Upon learning that she was to be the Mother of Jesus, Mary hurried to visit her relative Elizabeth. Elizabeth, the mother of John the Baptist, the herald who preceded Jesus, was in her sixth month of pregnancy. Kinship was understood differently in the Ancient Near East than it is in 21st century U.S. Thus, though referred to as cousins in some translations and kinswomen in others, we will never know the degree of relatedness between Mary and Elizabeth. In the end, how they are related is irrelevant to the narrative.
The journey from Nazareth to Hebron where Elizabeth is thought to have lived was not easy. While the distance was about eighty miles as the crow flies, it was closer to one-hundred miles when following the established roads. To get an idea of that distance, walk out of the driveway here at St. Patrick, make a right and stroll until you get to Hartford, CT.
Someone traveling on foot could cover about twenty miles a day. Thus, Mary's journey to visit Elizabeth took between five and seven days. As it is certain that she traveled with a group rather than alone the trek probably took closer to seven days than five, or perhaps more. The dangers of being on the road were as much a risk then as they are today.
So, there they were, a young girl and an older woman together for three months. What did they talk about? Did Mary stay until John's birth as pious legend holds or did she leave beforehand? What did Mary think about on her return trip to Nazareth, a trip made while three months pregnant?
Mary's prayer, the Magnificat, is recited every evening at the close of vespers. Over the centuries it has been set to music by many composers, with good reason.
"Magnificat anima meo Dominum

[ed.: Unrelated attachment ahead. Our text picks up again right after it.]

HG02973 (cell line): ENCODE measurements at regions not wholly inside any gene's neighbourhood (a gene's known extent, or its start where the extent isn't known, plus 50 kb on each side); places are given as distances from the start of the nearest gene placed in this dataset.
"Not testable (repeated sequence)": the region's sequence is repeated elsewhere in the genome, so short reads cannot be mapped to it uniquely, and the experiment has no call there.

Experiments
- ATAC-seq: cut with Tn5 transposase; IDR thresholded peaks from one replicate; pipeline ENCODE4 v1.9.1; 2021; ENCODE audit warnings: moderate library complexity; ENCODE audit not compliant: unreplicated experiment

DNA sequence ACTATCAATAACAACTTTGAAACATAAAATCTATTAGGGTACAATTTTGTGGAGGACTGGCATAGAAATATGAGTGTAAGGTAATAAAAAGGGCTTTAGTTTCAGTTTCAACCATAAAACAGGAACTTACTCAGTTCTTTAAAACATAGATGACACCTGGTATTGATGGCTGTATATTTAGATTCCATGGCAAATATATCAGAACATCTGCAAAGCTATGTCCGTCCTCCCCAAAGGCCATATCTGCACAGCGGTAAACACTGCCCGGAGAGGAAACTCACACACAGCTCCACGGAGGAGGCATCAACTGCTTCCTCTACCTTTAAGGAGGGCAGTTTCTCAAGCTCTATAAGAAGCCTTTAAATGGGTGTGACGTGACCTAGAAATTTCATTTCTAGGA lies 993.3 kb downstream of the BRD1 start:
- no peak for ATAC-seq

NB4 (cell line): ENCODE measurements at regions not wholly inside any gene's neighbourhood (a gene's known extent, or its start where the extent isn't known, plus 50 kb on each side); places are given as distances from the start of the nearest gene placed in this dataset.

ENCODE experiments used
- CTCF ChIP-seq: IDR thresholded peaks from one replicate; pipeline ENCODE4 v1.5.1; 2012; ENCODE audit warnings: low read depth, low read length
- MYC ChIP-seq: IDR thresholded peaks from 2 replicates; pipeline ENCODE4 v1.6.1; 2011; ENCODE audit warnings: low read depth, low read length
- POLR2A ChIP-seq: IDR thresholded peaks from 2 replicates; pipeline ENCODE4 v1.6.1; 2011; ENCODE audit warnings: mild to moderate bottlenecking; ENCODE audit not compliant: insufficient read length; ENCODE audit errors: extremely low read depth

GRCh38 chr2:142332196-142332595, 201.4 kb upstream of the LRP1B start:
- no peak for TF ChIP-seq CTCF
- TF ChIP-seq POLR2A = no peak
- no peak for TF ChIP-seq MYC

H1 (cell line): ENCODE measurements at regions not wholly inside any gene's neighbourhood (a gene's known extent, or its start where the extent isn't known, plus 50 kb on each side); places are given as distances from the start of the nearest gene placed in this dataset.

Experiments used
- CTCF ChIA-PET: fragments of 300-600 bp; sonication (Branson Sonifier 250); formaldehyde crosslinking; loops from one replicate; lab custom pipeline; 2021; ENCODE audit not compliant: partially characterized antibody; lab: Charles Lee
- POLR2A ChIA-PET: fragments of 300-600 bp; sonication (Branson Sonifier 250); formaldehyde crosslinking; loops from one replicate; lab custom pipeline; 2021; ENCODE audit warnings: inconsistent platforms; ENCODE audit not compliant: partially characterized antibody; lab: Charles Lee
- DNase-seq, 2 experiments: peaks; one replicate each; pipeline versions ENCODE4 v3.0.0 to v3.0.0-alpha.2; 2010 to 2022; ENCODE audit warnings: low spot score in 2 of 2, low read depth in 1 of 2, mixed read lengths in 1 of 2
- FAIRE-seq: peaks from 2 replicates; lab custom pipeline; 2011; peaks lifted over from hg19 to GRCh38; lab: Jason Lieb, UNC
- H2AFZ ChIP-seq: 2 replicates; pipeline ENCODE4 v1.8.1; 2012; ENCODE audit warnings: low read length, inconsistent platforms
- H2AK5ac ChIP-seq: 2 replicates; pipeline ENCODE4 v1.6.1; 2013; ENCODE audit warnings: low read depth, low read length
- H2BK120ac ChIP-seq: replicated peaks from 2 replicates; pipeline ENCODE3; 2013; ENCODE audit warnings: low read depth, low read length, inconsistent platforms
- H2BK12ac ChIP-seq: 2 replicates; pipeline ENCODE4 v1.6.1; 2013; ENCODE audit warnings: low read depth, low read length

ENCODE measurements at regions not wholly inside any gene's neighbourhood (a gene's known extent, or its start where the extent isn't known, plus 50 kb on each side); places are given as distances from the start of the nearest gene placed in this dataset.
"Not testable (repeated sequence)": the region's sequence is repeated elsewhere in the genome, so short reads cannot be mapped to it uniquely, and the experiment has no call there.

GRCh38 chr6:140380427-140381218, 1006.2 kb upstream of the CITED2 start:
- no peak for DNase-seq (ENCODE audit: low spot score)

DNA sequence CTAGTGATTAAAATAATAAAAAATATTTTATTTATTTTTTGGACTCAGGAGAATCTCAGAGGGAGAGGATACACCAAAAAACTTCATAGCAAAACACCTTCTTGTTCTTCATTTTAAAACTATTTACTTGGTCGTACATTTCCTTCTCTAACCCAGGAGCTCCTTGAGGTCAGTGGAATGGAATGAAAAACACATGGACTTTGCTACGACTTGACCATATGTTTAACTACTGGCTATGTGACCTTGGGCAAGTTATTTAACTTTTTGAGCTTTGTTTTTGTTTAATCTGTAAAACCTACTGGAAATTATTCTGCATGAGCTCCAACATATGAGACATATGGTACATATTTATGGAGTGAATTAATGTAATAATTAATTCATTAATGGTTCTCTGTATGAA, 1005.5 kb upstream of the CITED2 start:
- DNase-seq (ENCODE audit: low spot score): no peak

Et exsultavit spiritus meus
in Deo salutaris meo."
"My soul proclaims the greatness of the Lord,
my spirit rejoices in God my savior."
There are certain lilies that can never be gilded. Mary's Magnificatis one of them. The prayer speaks of quiet contemplation and profound understanding of God's will. It is meant for the solitude of our souls and the silence of our hearts. It does not require academic debate, acrimonious argument about whether it was adapted from Hannah's prayer, or a gender-neutral all-male-pronouns-removed feminist translation. The Magnificatrequires nothing but daily repetition and frequent meditation.
Mary and Elizabeth are examples of faith. They show us how to keep faith when things don't seem to fit together. They are examples of faithful obedience despite dramatic change. They are models of fidelity for those who find themselves in places they never expected to be.
Reread the Magnificat later today. Then spend some time sitting with these two women. Listen to their conversation. Pay attention to their silences. Watch them go about their tasks. Ask questions. Offer to do the dishes.
" . . . the Lord has done great things for me."
The Lord has done great things for all of us.
One of the challenges of the Church's liturgical calendar is that Easter and all of the related feasts are based on a lunar calendar (Easter is the first Sunday after the first full moon following the equinox) while the major feasts are fixed on the solar calendar. I will only point out that Christmas is always on 25 December with tongue firmly planted in cheek. Thus, this year the Feast of the Visitation of the Blessed Virgin Mary, which is always on 31 May, follows the Ascension (which is celebrated on Thursday in the Archdiocese of Boston, forty days after the Resurrection), by one day.
It is a particularly favorite feast as I hope the homily makes clear.
A statue of the BVM at the monastery in VT. It is quite small. It is surrounded by wildflowers.
No idea what kind of flower it is. I call it purple.
+Fr. Jack, SJ, MD